Antigua and Barbuda. Source: United Nations SIDS4 - Photo: 2024

UN Conference to Assist Small Island States to Defy Multiple Crises

By Ramesh Jaura

BERLIN | 4 May 2024 (IDN) — “Charting the Course Toward Resilient Prosperity” is the overarching theme of the fourth International Conference on Small Island Developing States (SIDS4) to be held from 27 to 30 May 2024 in St John’s, Antigua and Barbuda at the American University of Antigua.

The Conference has been convened to assess the ability of SIDS to achieve sustainable development, including the 2030 Agenda and its Sustainable Development Goals. It is expected to result in “an intergovernmentally agreed, focused, forward-looking and action-oriented” political outcome document.

The members of the Bureau of the Preparatory Committee are: Barbados, Cabo Verde, Dominican Republic, Fiji, Italy, Latvia (Rapporteur), Maldives (Co-Chair), New Zealand (Co-Chair), Romania and Seychelles. Antigua and Barbuda (as host of the Conference) and Samoa (as Chair of AOSIS) serve as ex officio members.

A regional preparatory meeting in each of the three regions of small island developing States, as well as an interregional preparatory meeting for all small island developing States, were held in 2023 to prepare for the conference.

The UN Secretary-General has appointed the Under-Secretary-General for Economic and Social Affairs, Mr. Li Junhua, as the Secretary-General of the Conference responsible for guiding the intergovernmental and logistical preparations for the Conference; and the High Representative for Least Developed Countries, Landlocked Developing Countries and Small Island Developing States, Ms. Rabab Fatima, as Special Adviser for the Conference responsible for leading the advocacy and fundraising efforts.

UN DESA together with OHRLLS will also coordinate the inter-agency preparations and contribution of the United Nations system to the Conference.

Across three key regions

Small Island Developing States (SIDS) comprise 37 UN member nations and 20 associate members of regional commissions, uniquely and unfortunately positioned at the forefront of multiple global crises, particularly climate change. The 1992 United Nations Conference on Environment and Development  in Rio de Janeiro, Brazil, formally recognised these remote economies, prone to natural disasters, as a special case for their environment and development.

SIDS occupy less than 0.5 per cent of the world’s surface, spread across three key regions: the Caribbean, the Pacific and the Atlantic, the Indian Ocean and the South China Sea (AIS).

They are confronted with escalating global crises, including climate change and COVID-19, and find themselves on the frontline, constantly navigating through a cycle of environmental disasters and recovery efforts, which tests their resilience and ability to sustain their communities and economies.

SIDS grapple with high import and export costs, heavy reliance on external markets and limited natural resources. Tourism, a vital sector constituting about 30 per cent of their GDP, was significantly impacted by the COVID-19 pandemic.

The extensive marine areas surrounding SIDS serve as vital resources but also increase their vulnerability. Population density in the SIDS is significantly higher than the global average, which makes them acutely susceptible to the catastrophic effects of natural disasters, resulting in annual damage costs ranging from one to eight per cent of their GDP.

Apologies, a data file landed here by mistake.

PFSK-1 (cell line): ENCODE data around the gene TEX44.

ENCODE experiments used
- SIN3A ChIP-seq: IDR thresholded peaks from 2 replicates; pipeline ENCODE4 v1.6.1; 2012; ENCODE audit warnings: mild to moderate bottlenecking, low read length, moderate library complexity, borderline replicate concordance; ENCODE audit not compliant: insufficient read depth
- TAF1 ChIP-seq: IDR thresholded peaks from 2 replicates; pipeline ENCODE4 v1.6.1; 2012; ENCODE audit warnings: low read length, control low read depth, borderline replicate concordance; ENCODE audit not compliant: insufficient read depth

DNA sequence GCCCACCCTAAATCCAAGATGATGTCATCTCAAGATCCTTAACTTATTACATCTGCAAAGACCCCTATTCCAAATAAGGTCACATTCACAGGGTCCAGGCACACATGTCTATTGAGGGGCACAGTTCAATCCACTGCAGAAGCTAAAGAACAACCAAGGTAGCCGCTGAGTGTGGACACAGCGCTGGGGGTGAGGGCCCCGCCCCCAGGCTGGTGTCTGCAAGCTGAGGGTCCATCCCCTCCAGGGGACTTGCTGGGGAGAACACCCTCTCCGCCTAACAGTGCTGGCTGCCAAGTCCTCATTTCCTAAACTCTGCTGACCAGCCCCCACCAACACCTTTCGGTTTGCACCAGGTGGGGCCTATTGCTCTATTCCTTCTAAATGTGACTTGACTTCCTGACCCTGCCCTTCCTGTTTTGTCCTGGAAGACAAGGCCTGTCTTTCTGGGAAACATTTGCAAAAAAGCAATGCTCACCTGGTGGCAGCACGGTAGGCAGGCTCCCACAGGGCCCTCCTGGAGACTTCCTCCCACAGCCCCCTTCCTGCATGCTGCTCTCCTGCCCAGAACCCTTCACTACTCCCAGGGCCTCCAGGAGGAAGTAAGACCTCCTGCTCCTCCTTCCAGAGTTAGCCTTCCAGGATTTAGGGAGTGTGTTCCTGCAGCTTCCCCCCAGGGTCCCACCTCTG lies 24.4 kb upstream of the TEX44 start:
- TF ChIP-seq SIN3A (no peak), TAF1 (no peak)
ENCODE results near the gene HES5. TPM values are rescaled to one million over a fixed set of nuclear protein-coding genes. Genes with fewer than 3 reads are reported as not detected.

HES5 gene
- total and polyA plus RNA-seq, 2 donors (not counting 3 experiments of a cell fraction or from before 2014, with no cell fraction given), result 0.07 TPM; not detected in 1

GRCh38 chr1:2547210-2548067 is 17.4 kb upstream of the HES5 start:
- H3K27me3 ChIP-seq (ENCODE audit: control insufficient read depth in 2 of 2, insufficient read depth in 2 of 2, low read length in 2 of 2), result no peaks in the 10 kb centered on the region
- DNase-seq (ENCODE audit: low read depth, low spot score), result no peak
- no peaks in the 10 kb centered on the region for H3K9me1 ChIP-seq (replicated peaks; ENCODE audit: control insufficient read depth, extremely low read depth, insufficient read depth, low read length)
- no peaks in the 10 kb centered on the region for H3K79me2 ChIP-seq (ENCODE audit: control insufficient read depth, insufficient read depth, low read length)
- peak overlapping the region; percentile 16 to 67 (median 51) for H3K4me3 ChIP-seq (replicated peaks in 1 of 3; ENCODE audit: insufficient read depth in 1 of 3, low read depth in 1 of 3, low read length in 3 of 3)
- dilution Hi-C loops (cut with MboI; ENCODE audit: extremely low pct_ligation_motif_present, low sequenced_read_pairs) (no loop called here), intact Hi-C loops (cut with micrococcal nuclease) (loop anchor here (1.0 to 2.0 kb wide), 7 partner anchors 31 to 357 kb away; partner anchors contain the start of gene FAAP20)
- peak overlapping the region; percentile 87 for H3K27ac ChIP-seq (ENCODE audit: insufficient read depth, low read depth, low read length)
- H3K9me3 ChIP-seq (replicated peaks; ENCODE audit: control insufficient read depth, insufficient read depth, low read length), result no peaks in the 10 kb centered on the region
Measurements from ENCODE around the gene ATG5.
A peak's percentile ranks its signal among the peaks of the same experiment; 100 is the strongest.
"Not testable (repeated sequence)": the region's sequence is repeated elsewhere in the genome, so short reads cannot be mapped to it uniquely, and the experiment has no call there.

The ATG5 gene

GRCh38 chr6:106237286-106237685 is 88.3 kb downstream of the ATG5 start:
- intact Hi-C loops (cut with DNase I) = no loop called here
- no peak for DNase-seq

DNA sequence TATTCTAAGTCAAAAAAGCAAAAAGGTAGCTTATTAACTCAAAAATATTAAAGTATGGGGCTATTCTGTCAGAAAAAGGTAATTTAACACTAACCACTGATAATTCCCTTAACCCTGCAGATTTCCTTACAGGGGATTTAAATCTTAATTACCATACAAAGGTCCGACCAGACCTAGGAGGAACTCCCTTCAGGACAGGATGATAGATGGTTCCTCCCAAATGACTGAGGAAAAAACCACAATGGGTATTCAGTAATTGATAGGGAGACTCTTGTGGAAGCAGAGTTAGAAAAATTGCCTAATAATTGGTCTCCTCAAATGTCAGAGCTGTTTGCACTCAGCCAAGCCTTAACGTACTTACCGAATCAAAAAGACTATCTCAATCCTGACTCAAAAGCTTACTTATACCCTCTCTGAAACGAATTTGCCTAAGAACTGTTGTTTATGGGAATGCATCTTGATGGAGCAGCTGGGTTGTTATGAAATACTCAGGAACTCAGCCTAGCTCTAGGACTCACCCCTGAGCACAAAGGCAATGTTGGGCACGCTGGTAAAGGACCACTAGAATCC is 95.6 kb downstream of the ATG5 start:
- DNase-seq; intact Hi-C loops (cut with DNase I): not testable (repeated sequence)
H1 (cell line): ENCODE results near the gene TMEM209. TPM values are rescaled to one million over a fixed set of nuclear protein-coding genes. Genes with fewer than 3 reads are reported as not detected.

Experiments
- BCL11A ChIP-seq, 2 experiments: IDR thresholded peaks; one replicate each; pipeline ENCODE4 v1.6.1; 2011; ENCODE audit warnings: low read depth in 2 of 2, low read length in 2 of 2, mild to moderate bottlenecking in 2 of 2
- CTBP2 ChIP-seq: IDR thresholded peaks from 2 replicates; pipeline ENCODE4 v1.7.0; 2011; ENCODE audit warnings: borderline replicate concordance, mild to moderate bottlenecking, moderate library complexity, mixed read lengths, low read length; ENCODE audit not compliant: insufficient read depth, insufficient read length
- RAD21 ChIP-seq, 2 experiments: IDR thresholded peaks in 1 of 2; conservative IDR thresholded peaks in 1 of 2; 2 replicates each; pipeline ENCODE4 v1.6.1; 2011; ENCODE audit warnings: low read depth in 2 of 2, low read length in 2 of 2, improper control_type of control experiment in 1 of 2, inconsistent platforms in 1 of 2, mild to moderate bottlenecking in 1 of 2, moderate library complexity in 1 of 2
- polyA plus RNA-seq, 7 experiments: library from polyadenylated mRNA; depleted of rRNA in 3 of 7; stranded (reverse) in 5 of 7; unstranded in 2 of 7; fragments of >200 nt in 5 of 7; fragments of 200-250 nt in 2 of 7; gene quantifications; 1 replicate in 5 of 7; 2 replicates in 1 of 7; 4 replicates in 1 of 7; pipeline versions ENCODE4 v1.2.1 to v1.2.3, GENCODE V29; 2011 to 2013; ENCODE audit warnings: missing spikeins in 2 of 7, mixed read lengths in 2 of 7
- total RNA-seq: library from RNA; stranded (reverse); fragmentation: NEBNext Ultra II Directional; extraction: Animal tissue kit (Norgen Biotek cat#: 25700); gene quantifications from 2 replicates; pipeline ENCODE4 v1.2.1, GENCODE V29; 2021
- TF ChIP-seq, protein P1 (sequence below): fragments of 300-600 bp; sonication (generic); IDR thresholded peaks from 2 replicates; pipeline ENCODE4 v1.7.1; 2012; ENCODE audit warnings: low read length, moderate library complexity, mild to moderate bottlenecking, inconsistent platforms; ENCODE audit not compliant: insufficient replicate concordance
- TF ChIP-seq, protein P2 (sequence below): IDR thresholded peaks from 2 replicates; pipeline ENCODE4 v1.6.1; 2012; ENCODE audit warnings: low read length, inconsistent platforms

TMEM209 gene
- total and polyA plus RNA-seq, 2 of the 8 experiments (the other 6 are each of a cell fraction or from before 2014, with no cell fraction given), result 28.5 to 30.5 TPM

Abundant challenges

Fiscal challenges such as high debt, costly debt servicing and limited access to concessional financing due to their middle-income status further exacerbate their situation, which is compounded by factors such as limited population size, isolation from international markets, elevated transportation costs and exposure to external economic shocks. Subsequently, these states face heightened risks to their fragile land and marine ecosystems, making them particularly prone to biodiversity loss and the impacts of climate change.

SIDS contribute less than one per cent of global greenhouse gas emissions and disproportionately suffer from climate change impacts. Climate change threatens around 75 per cent of their coral reefs. The annual cost of environmental adaptation is estimated between USD 22 billion and USD 26 billion, which underscores the need for urgent global cooperation and support.

The United Nations supports SIDS through UN entities within country and regional level presence, including through the UN Resident Coordinator Offices. The Regional Commissions also support the sustainable development of SIDS at the regional level. The Department of Economic and Social Affairs and the Office of the High Representative for the Least Developed Countries, Landlocked Developing Countries and Small Island Developing States support SIDS at the global level.

Furthermore, intergovernmental organizations and agencies at the regional and sub-regional level, such as the Caribbean Community (CARICOM), and the Council of Regional Organizations of the Pacific (CROP) Agencies also support them. The Indian Ocean Commission (IOC) and the Economic Commission for Africa (ECA) have also been lending their support to countries in the AIS at the regional level from time to time. [IDN-InDepthNews]

Photo: Antigua and Barbuda. Source: United Nations SIDS4

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